20. 20. Non-proliferation of nuclear weapons in North KoreaCole Harvey, ‘Major Proposals to Strengthen the nuclear Nonproliferation Treaty: A Resource guide forthe 2010 Review Conference’, Arms Control Association (ACA), (March 2010)Eric Yong-Joong Lee, ‘The Six-Party talks and the North Korea Nuclear dispute resolution under the IAEAsafeguards regime’, Asian-Pacific Law and Policy Journal, Vol.5, (2004)Jishe Fan, ‘Seeking the Best or the Second Best: Seeking the Best or the Second Best: Lessons Learned fromSix Party Talks Lessons Learned from Six Party Talks’, as presented at the Third Trilateral Meeting onNuclear Stability and Non Proliferation at Kings College London, (October 2007)Jangho Kim, in ‘Prospects for a Northeast Asian Multilateral Security Order and the United States’, TheKorean Journal of Defence Analysis, Vol. XVII, No.3, (2005)Clara Portela, ‘The Role of the EU in the Non-Proliferation of Nuclear Weapons: The Way to Thessalonikiand Beyond’, Peace Research Institute Frankfurt (PRIF) Reports No. 65 (date of paper notascertainable, but 2003 onwards)Sung-Han Kim, ‘Searching for a Northeast Asian Peace and Security Mechanism’, Asian Perspective,Vol.32, pp.127-156., (2008)Elizabeth Bakanic, Mark Christopher, Sandya Das, Laurie Freeman, George Hodgson, Mike Hunzeker, RScott Kemp, Sung Hwan Lee, Florentina Mulaj, Ryan Phillips, ‘Preventing Nuclear Proliferation ChainReactions: Japan, South Korea and Egypt’, Princeton University’s Woodrow Wilson School of Public andInternational Affairs Report, (January 2008)Frederic L. Kirgis, ‘North Korea’s Withdrawal from the Nuclear Non proliferation Treaty’, The AmericanSociety of International Law Insights, (January 2003)Beomchul Shin, ‘A Review of the legalities associated with a sudden change in North Korea’, IIRIWorking Paper Series, (2006)Goohoon Kwon, ‘A United Korea? Reassessing North Korea risk’, Goldman Sachs, Global EconomicsPaper No.188, (September 2009)Jim Walsh, ‘Learning from Past Success: The NPT and the Future of Non-proliferation’, Paper preparedfor the Weapons of Mass Destruction Commission Stockholm, Sweden, (October, 2005)Lisa Tabassi and Jacqueline Leahey, ‘The Treaty on the Non-Proliferation of Nuclear Weapons: TakingStock after the May 2008 Preparatory Committee Meeting’, The American Society of International LawInsights, Volume 12, Issue 14, (June 2008)Daniel Joyner, ‘North Korean Links to Building of a Nuclear Reactor in Syria: Implications forInternational Law’, The American Society of International Law Insights, Volume 12, Issue 8, (April2008)Christopher J. Le Mon, ‘Six-Party Talks Produce Action Plan on North Korean Nuclear Disarmament’, TheAmerican Society of International Law Insights, Volume 11, Issue 5, (March 2007) 20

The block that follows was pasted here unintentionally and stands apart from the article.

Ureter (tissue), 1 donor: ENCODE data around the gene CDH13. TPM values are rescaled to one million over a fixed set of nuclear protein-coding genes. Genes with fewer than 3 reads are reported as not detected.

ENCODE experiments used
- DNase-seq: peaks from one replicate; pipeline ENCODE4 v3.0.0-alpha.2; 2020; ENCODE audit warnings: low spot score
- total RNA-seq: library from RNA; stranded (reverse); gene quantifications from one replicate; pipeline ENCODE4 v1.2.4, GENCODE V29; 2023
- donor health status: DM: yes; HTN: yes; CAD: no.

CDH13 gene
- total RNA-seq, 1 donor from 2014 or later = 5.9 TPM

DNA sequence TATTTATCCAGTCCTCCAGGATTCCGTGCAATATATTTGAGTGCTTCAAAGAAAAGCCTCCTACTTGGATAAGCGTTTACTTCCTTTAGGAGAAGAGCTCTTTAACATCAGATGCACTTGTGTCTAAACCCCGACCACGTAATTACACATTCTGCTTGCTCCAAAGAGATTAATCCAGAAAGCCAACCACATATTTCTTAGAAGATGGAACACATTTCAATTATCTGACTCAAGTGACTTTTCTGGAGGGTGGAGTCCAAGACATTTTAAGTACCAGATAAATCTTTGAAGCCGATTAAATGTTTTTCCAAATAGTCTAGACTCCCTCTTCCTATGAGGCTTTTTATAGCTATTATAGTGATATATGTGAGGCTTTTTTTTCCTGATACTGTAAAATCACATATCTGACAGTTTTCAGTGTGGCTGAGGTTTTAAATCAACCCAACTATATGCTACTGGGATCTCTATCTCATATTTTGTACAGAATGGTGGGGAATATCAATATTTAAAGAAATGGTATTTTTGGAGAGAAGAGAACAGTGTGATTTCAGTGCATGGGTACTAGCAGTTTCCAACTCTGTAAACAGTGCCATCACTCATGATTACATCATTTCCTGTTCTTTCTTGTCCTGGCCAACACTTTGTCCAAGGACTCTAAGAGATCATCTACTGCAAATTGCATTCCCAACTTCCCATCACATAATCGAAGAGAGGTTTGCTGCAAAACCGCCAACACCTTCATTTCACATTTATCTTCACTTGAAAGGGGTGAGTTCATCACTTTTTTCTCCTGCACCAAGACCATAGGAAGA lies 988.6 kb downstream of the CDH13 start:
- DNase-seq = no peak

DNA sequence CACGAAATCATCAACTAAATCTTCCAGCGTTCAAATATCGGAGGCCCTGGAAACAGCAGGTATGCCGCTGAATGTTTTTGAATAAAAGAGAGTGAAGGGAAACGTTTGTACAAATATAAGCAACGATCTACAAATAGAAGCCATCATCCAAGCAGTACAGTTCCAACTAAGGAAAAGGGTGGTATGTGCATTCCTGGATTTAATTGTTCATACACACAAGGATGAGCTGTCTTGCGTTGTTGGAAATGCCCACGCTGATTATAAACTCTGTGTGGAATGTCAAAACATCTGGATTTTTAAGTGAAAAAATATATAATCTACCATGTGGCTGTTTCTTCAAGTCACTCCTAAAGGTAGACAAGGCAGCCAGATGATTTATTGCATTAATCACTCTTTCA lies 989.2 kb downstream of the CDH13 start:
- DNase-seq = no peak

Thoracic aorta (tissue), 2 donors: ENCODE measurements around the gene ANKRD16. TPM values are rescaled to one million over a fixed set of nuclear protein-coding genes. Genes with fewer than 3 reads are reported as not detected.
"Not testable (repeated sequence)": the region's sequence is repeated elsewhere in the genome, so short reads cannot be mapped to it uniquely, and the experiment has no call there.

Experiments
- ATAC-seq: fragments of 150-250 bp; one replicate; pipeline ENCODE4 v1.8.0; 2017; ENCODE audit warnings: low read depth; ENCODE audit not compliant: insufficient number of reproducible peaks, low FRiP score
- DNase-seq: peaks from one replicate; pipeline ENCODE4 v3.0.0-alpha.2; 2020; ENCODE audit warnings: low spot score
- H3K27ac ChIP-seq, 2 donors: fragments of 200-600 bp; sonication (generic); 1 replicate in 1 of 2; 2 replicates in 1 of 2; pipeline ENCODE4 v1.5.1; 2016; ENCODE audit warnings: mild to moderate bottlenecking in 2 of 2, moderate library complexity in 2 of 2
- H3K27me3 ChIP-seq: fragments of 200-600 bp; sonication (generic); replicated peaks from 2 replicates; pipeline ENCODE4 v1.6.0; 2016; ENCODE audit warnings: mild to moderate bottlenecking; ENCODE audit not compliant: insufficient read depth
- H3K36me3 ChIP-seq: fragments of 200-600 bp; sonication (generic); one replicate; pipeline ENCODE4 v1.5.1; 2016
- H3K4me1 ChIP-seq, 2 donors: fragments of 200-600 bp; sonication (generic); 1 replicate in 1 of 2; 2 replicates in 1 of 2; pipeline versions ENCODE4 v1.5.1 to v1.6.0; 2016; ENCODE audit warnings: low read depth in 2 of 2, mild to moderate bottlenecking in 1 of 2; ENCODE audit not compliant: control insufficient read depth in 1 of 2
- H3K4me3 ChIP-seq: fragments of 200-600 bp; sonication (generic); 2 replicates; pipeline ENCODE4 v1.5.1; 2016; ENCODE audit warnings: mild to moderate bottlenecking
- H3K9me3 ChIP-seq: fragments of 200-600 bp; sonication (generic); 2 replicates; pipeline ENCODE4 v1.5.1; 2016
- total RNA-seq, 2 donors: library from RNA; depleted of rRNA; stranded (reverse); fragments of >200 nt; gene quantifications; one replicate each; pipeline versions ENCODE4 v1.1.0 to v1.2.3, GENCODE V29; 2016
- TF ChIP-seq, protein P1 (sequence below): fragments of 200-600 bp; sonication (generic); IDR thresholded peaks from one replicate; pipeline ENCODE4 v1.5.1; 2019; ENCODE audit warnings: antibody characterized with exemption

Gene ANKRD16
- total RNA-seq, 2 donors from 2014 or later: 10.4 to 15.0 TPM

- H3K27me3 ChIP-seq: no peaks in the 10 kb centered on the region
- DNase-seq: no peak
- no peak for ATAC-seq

21. 21. Contemporary issues in public international lawLisa Tabassi and Jacqueline Leahey, ‘The Treaty on the Non-Proliferation of Nuclear Weapons: TakingStock after the May 2008 Preparatory Committee Meeting’, The American Society of International LawInsights, Volume 12, Issue 14, (June 2008)Report by Mr. Weston S. Konishi, Associate Director of Asia Pacific Studies, ‘Denuclearizing NorthKorea: Exploring Multilateral Approaches to Risk Reduction and Peace Regime Building’, a publication ofthe Institute for Foreign Policy Analysis, (September 2011)Li Li Chong, Student ID No.- 01107620 Universiteit Gent 2011-2012 21